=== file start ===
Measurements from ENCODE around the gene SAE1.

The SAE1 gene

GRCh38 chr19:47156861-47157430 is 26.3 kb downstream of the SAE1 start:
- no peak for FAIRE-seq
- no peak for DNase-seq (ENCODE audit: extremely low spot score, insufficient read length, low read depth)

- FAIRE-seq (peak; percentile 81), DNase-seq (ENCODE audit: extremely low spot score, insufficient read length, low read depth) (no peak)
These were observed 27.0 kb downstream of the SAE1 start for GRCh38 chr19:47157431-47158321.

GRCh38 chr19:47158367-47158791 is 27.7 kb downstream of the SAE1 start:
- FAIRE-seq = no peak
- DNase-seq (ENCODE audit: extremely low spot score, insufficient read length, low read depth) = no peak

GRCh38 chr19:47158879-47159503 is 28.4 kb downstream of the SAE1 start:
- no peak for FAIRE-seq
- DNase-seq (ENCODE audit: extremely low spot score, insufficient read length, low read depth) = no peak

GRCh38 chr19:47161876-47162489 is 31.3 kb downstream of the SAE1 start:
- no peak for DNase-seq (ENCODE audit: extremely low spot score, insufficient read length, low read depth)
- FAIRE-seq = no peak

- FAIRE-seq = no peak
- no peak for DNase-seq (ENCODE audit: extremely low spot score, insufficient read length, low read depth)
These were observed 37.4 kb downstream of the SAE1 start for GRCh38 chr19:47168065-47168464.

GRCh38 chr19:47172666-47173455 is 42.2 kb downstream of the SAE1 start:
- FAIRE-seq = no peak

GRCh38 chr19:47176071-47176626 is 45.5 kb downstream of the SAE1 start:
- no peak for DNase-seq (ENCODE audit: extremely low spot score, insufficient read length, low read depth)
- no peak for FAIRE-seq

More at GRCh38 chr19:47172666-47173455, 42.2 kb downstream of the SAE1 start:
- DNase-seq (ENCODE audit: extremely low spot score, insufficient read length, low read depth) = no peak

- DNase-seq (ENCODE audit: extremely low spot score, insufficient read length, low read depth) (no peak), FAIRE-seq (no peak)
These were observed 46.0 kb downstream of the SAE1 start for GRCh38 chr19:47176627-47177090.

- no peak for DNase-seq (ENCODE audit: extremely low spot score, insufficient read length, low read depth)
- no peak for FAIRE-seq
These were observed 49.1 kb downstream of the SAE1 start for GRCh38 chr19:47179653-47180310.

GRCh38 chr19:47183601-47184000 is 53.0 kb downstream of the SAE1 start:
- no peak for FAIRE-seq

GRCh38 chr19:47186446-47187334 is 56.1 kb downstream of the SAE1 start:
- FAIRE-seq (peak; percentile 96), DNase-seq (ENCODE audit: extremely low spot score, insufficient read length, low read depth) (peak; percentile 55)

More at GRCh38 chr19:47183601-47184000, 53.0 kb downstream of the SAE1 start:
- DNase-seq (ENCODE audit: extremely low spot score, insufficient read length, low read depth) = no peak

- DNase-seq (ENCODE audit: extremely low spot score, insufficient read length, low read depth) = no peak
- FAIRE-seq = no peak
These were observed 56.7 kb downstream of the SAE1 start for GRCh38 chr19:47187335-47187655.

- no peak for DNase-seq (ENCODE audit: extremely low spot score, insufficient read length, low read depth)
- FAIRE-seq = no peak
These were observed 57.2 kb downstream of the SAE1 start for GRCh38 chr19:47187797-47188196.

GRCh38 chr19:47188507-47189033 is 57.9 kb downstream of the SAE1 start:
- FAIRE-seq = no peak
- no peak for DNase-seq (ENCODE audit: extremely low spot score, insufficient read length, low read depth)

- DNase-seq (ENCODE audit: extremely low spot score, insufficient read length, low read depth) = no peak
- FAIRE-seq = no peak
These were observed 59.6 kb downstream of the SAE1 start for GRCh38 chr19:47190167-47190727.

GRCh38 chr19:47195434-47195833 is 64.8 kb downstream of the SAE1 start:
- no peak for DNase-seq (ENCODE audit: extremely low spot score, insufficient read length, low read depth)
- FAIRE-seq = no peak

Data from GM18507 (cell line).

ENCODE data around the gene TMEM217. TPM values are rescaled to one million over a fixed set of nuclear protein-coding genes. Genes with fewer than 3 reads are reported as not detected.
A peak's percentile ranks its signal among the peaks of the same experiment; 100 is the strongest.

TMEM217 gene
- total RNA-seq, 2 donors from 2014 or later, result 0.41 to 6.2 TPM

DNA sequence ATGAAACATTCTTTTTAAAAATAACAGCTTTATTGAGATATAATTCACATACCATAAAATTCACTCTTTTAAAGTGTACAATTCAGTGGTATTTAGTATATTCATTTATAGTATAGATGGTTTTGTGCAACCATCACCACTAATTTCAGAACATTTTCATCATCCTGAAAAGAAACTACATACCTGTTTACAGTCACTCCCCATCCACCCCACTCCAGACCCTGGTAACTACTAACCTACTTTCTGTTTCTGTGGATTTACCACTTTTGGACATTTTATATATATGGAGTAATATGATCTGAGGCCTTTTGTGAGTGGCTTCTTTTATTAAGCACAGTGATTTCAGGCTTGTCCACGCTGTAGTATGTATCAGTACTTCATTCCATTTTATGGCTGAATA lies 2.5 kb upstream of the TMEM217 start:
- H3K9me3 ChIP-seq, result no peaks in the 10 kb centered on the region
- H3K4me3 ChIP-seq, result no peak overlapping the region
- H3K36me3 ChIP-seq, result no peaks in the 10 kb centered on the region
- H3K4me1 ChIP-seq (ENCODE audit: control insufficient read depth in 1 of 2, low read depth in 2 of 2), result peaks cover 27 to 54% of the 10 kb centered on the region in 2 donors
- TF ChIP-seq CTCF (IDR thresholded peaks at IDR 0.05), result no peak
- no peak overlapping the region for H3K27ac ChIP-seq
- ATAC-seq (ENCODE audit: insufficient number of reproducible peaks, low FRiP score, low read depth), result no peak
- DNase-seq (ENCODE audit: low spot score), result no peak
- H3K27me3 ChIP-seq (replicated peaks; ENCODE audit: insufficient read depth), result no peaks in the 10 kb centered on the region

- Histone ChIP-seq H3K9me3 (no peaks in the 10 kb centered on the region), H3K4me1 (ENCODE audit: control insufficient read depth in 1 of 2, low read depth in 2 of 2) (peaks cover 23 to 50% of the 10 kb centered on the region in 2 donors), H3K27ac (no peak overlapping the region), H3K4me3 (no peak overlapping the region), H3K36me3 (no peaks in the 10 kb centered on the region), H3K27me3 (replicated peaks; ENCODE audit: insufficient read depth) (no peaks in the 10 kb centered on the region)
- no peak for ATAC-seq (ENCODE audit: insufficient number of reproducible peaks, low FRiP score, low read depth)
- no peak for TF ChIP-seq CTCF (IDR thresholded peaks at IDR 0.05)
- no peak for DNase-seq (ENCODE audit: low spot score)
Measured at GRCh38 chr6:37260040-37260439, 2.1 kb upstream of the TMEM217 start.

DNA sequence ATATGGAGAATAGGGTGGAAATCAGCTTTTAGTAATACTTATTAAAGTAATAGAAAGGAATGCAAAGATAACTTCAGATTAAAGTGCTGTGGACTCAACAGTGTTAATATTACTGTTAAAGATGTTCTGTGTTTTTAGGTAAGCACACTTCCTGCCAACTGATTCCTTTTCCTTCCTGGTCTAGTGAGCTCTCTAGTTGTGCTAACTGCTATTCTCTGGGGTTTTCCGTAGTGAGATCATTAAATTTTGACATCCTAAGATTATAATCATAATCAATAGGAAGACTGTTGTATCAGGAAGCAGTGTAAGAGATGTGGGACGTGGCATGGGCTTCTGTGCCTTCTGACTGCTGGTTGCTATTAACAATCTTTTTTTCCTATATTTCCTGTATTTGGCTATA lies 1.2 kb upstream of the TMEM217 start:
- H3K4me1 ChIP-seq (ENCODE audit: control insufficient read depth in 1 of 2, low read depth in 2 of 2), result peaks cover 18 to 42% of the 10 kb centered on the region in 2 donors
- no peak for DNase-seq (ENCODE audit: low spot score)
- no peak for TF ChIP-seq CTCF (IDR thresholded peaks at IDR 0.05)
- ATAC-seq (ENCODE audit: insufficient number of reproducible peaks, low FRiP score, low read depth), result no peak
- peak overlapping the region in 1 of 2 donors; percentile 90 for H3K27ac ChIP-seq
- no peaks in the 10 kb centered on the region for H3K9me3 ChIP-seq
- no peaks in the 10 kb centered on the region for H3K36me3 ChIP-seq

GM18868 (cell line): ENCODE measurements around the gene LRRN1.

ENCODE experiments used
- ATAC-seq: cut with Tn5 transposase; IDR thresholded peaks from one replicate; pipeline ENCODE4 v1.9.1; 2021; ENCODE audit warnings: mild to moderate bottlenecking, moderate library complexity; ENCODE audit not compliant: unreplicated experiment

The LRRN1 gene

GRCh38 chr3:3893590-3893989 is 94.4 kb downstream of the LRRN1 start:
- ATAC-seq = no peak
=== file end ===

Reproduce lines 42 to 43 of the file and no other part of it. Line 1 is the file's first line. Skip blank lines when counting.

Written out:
- FAIRE-seq = no peak
These were observed 57.2 kb downstream of the SAE1 start for GRCh38 chr19:47187797-47188196.